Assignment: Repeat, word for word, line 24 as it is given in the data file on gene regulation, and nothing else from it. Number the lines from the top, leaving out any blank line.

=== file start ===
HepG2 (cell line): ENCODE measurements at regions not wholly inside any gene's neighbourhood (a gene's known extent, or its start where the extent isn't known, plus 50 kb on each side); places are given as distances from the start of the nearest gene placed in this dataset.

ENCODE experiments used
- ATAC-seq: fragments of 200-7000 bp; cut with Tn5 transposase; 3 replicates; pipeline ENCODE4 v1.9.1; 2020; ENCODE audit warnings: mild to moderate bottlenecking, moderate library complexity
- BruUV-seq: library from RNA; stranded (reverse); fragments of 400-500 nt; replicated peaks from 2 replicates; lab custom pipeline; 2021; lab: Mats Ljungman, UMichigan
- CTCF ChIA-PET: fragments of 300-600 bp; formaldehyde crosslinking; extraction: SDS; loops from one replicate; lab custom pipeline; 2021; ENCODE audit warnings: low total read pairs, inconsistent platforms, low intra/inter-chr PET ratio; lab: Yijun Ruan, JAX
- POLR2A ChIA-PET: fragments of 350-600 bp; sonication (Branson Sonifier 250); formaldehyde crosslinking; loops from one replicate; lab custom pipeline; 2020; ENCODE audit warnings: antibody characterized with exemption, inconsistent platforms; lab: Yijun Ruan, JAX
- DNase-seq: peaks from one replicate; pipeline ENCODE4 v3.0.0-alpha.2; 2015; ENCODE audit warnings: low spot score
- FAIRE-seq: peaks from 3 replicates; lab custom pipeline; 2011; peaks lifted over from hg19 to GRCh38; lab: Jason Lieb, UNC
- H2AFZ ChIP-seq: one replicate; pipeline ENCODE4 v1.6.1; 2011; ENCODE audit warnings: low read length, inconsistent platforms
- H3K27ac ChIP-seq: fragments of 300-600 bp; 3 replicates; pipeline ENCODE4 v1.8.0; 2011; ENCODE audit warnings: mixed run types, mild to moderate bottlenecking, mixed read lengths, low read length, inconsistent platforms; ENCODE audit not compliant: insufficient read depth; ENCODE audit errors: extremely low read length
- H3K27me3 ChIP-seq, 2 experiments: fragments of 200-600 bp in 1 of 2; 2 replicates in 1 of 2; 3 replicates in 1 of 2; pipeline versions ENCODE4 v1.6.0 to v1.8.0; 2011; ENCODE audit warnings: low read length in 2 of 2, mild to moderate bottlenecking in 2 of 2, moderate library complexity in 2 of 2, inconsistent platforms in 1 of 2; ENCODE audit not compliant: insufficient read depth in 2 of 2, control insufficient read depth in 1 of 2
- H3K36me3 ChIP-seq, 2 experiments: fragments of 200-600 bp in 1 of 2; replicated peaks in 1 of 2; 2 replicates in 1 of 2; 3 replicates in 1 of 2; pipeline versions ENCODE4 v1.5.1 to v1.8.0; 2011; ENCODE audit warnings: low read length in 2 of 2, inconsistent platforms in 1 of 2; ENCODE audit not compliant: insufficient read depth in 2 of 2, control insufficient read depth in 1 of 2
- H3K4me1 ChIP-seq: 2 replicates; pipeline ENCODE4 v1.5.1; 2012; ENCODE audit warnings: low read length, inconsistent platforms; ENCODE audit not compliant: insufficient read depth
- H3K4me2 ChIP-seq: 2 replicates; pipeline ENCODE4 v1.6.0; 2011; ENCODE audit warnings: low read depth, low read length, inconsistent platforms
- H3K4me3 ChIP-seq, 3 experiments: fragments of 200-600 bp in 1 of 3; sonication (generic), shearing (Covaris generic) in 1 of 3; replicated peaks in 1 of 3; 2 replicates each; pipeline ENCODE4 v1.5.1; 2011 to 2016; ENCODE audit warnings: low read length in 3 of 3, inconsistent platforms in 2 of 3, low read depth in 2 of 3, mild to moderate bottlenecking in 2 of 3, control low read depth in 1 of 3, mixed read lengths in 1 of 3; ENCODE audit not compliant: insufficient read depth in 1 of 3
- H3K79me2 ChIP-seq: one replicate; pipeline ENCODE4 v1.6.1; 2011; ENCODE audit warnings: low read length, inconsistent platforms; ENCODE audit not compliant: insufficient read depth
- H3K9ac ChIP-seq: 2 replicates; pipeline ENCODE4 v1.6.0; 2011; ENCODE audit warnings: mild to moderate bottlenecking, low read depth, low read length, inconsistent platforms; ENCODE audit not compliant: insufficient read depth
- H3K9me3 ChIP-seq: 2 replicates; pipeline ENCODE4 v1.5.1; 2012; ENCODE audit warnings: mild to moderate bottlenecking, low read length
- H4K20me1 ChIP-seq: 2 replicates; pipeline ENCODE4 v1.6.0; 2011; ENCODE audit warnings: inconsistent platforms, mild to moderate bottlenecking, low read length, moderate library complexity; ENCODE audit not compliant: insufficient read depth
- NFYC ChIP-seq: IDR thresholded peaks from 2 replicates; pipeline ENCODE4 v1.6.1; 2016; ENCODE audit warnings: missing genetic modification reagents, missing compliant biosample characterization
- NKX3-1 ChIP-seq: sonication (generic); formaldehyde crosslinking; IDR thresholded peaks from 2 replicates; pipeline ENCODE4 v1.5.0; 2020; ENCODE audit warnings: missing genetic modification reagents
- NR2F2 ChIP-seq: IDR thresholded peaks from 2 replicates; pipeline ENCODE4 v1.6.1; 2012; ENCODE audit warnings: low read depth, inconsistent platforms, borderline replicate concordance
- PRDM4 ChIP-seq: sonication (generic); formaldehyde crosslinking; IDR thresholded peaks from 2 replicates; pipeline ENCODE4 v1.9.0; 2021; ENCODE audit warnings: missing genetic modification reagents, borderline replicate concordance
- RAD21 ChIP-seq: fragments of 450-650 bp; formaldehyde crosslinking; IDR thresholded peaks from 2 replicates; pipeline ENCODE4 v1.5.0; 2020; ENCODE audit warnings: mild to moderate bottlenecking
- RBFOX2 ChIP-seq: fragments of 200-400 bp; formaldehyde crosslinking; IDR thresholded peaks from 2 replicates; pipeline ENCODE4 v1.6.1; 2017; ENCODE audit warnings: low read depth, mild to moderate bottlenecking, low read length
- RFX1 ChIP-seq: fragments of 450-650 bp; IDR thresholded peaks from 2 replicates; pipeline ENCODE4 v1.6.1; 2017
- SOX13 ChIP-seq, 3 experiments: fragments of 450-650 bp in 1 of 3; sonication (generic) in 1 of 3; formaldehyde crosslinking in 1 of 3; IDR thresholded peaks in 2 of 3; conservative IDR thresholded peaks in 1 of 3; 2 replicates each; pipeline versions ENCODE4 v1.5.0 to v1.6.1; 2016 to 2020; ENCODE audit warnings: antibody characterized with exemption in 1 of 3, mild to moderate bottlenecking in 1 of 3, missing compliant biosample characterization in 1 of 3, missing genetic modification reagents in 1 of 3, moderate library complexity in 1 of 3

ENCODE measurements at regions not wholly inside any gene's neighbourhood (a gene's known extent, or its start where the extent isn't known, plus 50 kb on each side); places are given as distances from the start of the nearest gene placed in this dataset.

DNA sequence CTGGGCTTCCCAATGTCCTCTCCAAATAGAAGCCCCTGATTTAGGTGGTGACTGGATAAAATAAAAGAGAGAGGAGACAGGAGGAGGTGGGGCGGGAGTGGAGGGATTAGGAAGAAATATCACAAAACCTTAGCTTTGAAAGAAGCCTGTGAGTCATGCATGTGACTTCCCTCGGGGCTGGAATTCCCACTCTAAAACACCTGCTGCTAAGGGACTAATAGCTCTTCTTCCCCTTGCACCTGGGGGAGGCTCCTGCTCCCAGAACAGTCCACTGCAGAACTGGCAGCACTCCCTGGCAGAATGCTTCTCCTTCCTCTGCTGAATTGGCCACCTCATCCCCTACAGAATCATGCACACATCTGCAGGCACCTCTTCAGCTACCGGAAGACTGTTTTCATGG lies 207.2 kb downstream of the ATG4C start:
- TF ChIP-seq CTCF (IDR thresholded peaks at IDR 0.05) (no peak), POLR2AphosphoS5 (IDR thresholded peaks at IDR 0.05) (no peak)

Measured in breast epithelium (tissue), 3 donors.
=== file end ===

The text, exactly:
- RAD21 ChIP-seq: fragments of 450-650 bp; formaldehyde crosslinking; IDR thresholded peaks from 2 replicates; pipeline ENCODE4 v1.5.0; 2020; ENCODE audit warnings: mild to moderate bottlenecking